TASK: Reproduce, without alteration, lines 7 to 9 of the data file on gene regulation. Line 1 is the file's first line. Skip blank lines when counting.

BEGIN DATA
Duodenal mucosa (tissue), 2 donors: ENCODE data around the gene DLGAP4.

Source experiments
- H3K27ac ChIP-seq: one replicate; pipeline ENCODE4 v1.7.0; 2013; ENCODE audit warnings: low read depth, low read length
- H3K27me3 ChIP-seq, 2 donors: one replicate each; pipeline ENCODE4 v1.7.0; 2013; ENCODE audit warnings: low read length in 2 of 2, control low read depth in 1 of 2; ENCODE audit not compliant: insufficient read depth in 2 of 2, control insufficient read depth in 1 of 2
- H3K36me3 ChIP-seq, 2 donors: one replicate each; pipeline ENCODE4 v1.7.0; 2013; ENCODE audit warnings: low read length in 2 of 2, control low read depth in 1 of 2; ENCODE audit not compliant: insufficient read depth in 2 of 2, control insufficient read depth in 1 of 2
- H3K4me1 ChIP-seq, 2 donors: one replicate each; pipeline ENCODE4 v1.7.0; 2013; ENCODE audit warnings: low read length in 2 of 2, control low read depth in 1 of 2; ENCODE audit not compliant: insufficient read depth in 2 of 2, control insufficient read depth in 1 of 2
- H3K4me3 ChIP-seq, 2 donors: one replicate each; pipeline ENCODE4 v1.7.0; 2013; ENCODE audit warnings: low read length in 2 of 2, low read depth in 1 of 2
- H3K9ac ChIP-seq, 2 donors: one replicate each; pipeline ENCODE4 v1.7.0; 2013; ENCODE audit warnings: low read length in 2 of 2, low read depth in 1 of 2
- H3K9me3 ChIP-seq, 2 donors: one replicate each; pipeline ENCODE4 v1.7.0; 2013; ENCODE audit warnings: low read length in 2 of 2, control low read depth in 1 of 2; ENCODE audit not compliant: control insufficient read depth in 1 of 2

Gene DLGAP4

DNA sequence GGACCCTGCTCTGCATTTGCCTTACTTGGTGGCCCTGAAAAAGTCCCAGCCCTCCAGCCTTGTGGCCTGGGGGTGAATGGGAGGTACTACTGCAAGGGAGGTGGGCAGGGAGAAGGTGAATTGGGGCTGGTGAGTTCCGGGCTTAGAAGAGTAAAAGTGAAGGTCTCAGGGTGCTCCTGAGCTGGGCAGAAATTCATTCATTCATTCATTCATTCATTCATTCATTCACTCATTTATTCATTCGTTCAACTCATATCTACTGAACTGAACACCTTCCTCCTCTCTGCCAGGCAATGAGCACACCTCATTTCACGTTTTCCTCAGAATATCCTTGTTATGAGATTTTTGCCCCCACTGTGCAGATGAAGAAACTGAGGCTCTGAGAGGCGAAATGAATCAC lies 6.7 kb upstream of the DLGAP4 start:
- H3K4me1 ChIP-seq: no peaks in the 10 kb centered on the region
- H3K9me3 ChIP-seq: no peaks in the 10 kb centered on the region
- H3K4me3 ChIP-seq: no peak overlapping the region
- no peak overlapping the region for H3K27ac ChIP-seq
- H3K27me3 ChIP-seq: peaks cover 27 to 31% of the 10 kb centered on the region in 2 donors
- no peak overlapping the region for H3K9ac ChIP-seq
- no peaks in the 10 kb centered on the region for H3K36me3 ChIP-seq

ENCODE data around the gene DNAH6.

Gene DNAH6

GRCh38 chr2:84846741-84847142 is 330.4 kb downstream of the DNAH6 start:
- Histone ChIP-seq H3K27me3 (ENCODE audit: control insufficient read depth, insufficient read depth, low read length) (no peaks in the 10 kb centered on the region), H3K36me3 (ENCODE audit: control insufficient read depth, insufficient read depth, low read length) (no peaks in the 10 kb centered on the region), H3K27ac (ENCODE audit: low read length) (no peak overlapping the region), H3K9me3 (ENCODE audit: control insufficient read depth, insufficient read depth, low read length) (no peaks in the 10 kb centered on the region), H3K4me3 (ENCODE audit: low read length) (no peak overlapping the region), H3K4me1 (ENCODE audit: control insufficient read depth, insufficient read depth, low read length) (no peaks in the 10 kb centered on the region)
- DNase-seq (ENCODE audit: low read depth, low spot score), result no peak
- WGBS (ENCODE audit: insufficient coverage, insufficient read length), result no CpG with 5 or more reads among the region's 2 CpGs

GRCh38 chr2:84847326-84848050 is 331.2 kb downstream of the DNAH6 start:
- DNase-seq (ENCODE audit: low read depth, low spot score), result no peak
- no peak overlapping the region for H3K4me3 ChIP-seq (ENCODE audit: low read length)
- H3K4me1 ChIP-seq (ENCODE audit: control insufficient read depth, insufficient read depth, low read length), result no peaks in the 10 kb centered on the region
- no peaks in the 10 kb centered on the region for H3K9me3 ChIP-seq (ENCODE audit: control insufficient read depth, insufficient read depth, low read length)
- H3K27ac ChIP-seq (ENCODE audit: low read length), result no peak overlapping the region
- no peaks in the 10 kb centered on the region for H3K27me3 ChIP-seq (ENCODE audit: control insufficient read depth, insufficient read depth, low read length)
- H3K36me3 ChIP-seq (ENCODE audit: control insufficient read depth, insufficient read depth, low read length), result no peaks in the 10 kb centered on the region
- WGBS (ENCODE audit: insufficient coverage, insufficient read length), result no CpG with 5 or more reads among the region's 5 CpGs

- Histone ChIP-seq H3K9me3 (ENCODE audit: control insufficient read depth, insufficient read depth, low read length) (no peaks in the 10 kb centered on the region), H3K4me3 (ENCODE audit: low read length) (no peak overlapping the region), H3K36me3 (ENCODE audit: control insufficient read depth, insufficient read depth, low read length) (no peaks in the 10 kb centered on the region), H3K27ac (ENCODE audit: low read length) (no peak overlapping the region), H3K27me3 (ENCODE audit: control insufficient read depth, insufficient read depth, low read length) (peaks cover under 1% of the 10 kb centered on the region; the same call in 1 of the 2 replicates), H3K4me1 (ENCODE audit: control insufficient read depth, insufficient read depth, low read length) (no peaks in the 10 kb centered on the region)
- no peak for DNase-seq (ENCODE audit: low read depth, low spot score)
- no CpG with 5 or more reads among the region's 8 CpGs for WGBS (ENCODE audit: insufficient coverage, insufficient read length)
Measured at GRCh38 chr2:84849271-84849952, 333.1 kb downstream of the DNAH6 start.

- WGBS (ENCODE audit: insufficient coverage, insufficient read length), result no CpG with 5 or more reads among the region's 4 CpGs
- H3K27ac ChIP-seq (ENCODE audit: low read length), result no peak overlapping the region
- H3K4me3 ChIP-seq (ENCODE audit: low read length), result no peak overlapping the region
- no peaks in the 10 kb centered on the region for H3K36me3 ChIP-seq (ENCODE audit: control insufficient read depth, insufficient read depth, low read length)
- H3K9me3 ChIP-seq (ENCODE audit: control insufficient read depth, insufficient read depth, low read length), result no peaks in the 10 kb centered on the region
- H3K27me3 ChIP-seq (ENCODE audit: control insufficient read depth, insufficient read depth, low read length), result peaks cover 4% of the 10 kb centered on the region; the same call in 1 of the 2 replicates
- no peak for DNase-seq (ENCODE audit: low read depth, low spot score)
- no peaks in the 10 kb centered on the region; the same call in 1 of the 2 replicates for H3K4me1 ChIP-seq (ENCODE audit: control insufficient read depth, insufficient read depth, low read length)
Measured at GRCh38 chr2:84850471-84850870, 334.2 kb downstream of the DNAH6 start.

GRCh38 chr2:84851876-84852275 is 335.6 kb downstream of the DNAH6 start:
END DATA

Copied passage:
- H3K4me3 ChIP-seq, 2 donors: one replicate each; pipeline ENCODE4 v1.7.0; 2013; ENCODE audit warnings: low read length in 2 of 2, low read depth in 1 of 2
- H3K9ac ChIP-seq, 2 donors: one replicate each; pipeline ENCODE4 v1.7.0; 2013; ENCODE audit warnings: low read length in 2 of 2, low read depth in 1 of 2
- H3K9me3 ChIP-seq, 2 donors: one replicate each; pipeline ENCODE4 v1.7.0; 2013; ENCODE audit warnings: low read length in 2 of 2, control low read depth in 1 of 2; ENCODE audit not compliant: control insufficient read depth in 1 of 2